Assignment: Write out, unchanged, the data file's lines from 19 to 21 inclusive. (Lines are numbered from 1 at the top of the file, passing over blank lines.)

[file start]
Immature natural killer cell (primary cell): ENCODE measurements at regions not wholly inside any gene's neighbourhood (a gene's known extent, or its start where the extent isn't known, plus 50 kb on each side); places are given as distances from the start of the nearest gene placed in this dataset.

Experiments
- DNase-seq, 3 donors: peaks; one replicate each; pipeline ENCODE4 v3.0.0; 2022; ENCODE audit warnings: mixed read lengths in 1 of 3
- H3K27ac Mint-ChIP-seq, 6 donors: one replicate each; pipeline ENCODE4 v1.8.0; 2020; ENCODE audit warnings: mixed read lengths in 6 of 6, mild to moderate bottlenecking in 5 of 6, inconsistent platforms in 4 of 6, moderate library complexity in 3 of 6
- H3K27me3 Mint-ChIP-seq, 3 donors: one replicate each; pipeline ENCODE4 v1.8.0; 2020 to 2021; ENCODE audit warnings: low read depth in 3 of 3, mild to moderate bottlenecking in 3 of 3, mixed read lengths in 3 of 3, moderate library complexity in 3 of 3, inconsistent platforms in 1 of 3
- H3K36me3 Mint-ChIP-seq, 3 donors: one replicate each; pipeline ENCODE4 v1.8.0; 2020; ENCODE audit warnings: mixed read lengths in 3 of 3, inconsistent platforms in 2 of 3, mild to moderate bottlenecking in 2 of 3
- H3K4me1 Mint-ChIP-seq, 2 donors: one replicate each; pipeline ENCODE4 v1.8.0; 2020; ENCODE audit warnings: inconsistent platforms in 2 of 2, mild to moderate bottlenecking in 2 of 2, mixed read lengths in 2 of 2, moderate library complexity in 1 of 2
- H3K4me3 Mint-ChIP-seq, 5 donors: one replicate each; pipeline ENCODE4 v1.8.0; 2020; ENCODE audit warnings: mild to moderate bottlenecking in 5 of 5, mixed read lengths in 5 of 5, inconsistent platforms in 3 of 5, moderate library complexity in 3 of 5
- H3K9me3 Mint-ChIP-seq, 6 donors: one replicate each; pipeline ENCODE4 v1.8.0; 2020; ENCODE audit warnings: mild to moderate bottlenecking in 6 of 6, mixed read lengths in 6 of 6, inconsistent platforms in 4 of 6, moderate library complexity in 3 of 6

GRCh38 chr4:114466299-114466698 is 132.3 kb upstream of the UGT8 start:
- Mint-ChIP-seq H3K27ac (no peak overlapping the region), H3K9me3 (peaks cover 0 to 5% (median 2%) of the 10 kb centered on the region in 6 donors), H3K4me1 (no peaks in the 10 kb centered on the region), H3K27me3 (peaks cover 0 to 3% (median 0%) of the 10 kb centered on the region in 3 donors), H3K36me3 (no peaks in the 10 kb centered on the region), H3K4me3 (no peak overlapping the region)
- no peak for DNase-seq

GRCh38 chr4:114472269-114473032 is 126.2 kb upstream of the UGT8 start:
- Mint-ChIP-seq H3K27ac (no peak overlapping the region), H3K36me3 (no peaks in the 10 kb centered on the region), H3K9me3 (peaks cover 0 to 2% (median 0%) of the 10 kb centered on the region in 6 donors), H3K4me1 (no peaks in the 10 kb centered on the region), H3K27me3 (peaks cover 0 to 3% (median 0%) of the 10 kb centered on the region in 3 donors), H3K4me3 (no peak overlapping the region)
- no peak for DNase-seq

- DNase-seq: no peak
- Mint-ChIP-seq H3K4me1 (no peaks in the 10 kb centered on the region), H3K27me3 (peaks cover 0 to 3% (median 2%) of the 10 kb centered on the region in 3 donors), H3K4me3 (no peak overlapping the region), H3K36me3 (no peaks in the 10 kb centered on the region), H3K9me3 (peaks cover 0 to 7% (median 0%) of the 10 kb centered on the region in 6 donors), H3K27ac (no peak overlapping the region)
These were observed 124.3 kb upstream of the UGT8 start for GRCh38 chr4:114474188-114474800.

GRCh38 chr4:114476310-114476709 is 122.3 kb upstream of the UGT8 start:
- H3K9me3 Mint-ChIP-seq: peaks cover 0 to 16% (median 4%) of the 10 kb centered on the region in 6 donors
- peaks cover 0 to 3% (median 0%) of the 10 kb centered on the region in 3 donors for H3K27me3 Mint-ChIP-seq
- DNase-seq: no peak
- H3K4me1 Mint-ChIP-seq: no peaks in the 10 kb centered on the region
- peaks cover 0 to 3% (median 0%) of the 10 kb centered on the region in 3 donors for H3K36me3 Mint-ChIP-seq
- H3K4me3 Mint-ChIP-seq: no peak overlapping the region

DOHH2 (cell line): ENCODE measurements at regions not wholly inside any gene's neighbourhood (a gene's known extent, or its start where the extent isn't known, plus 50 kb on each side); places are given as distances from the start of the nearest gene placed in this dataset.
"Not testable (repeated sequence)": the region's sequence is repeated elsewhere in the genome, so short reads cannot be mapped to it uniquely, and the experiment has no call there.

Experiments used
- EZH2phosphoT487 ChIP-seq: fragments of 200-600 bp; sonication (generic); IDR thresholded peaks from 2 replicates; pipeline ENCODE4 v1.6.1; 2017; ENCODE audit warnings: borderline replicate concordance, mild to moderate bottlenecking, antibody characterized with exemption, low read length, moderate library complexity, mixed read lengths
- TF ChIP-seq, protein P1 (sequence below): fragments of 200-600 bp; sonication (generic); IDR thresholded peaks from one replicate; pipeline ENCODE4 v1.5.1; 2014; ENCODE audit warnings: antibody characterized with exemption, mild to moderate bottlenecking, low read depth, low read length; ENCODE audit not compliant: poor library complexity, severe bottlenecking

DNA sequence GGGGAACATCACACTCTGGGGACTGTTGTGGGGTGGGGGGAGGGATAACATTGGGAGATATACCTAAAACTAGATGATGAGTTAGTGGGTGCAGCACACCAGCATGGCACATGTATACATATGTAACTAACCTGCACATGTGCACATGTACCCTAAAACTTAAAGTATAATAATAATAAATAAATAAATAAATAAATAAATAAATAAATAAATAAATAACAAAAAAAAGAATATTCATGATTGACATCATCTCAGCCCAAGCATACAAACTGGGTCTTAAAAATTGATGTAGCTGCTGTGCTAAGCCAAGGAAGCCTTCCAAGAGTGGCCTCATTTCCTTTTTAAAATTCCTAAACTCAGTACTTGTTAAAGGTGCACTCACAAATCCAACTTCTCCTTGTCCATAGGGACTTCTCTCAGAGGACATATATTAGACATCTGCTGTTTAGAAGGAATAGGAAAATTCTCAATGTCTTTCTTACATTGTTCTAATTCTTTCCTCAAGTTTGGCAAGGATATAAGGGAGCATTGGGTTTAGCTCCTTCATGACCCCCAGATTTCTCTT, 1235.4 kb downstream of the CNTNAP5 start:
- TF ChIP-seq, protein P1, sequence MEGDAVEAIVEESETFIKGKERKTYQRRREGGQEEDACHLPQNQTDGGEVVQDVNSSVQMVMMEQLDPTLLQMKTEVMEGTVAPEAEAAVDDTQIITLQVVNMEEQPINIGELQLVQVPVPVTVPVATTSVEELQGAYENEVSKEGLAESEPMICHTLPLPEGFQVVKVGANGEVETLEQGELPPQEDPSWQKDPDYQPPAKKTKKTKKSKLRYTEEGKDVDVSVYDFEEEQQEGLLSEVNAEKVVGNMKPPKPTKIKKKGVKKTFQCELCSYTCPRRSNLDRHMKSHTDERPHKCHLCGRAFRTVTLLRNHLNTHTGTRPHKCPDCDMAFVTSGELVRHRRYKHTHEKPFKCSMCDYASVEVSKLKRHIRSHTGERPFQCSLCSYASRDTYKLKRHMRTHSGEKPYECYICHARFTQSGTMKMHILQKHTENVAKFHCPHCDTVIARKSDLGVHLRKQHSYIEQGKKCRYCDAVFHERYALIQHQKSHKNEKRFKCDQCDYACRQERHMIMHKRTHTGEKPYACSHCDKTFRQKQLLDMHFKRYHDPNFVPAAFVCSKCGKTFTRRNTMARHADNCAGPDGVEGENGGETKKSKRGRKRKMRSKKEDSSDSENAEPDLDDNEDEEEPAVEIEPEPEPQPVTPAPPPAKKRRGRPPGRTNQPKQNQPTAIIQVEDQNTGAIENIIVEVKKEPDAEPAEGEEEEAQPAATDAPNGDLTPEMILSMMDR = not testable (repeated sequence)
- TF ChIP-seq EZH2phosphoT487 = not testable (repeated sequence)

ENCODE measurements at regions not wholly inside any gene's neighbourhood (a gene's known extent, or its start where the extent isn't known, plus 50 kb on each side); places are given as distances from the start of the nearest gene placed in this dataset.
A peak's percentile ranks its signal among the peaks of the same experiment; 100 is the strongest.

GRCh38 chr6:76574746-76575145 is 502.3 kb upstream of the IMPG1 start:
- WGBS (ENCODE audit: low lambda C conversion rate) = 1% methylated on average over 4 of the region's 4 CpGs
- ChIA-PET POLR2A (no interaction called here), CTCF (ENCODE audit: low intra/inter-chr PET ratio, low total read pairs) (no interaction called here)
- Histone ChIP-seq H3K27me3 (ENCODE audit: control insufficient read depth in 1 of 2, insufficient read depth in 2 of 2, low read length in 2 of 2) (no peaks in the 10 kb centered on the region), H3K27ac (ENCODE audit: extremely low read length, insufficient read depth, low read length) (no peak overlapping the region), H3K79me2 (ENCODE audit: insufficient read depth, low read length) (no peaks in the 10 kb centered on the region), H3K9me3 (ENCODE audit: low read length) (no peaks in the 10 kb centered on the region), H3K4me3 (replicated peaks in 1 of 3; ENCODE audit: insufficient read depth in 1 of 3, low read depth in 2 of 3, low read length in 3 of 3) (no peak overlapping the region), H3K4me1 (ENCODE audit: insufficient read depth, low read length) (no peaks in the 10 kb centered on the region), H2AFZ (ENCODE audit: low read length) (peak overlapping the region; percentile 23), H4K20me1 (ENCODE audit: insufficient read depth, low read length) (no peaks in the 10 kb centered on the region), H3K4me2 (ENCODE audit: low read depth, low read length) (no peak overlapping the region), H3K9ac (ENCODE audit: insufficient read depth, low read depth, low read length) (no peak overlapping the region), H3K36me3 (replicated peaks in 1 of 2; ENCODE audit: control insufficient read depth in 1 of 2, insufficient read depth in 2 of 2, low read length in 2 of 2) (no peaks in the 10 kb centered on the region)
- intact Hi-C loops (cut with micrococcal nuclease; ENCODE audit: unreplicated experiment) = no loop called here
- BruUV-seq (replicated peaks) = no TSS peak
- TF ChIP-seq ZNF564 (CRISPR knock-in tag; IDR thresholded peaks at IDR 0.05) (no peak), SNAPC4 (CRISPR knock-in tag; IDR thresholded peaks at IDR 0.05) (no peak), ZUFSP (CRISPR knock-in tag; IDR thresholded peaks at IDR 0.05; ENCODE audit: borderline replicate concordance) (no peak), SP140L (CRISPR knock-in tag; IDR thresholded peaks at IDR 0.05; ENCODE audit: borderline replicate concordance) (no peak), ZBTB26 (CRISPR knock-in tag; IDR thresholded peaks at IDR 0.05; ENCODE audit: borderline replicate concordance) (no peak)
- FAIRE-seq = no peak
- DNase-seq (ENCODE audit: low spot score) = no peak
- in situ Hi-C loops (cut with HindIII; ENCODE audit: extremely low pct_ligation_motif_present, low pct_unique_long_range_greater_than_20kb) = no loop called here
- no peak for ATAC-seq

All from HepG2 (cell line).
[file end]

GRCh38 chr4:114476310-114476709 is 122.3 kb upstream of the UGT8 start:
- H3K9me3 Mint-ChIP-seq: peaks cover 0 to 16% (median 4%) of the 10 kb centered on the region in 6 donors
- peaks cover 0 to 3% (median 0%) of the 10 kb centered on the region in 3 donors for H3K27me3 Mint-ChIP-seq